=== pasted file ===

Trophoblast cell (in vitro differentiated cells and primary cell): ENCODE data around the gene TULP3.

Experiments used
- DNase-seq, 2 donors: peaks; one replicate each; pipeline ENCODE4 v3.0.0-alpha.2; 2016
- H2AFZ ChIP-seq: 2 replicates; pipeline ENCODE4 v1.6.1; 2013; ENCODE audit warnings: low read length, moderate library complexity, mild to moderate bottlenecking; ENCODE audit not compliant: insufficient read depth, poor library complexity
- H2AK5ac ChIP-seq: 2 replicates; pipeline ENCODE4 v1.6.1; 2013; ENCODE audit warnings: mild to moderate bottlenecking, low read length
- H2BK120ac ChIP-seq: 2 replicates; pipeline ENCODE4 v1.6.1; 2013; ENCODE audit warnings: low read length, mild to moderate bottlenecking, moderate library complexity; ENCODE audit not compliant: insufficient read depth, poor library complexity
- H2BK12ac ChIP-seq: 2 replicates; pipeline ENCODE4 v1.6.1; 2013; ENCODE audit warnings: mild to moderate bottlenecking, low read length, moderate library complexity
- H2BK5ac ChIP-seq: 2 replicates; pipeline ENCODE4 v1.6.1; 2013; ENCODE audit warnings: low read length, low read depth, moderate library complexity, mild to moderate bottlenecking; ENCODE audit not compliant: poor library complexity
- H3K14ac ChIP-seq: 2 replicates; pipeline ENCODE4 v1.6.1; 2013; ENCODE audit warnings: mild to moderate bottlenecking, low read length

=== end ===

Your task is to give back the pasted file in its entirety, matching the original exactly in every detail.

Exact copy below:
Trophoblast cell (in vitro differentiated cells and primary cell): ENCODE data around the gene TULP3.

Experiments used
- DNase-seq, 2 donors: peaks; one replicate each; pipeline ENCODE4 v3.0.0-alpha.2; 2016
- H2AFZ ChIP-seq: 2 replicates; pipeline ENCODE4 v1.6.1; 2013; ENCODE audit warnings: low read length, moderate library complexity, mild to moderate bottlenecking; ENCODE audit not compliant: insufficient read depth, poor library complexity
- H2AK5ac ChIP-seq: 2 replicates; pipeline ENCODE4 v1.6.1; 2013; ENCODE audit warnings: mild to moderate bottlenecking, low read length
- H2BK120ac ChIP-seq: 2 replicates; pipeline ENCODE4 v1.6.1; 2013; ENCODE audit warnings: low read length, mild to moderate bottlenecking, moderate library complexity; ENCODE audit not compliant: insufficient read depth, poor library complexity
- H2BK12ac ChIP-seq: 2 replicates; pipeline ENCODE4 v1.6.1; 2013; ENCODE audit warnings: mild to moderate bottlenecking, low read length, moderate library complexity
- H2BK5ac ChIP-seq: 2 replicates; pipeline ENCODE4 v1.6.1; 2013; ENCODE audit warnings: low read length, low read depth, moderate library complexity, mild to moderate bottlenecking; ENCODE audit not compliant: poor library complexity
- H3K14ac ChIP-seq: 2 replicates; pipeline ENCODE4 v1.6.1; 2013; ENCODE audit warnings: mild to moderate bottlenecking, low read length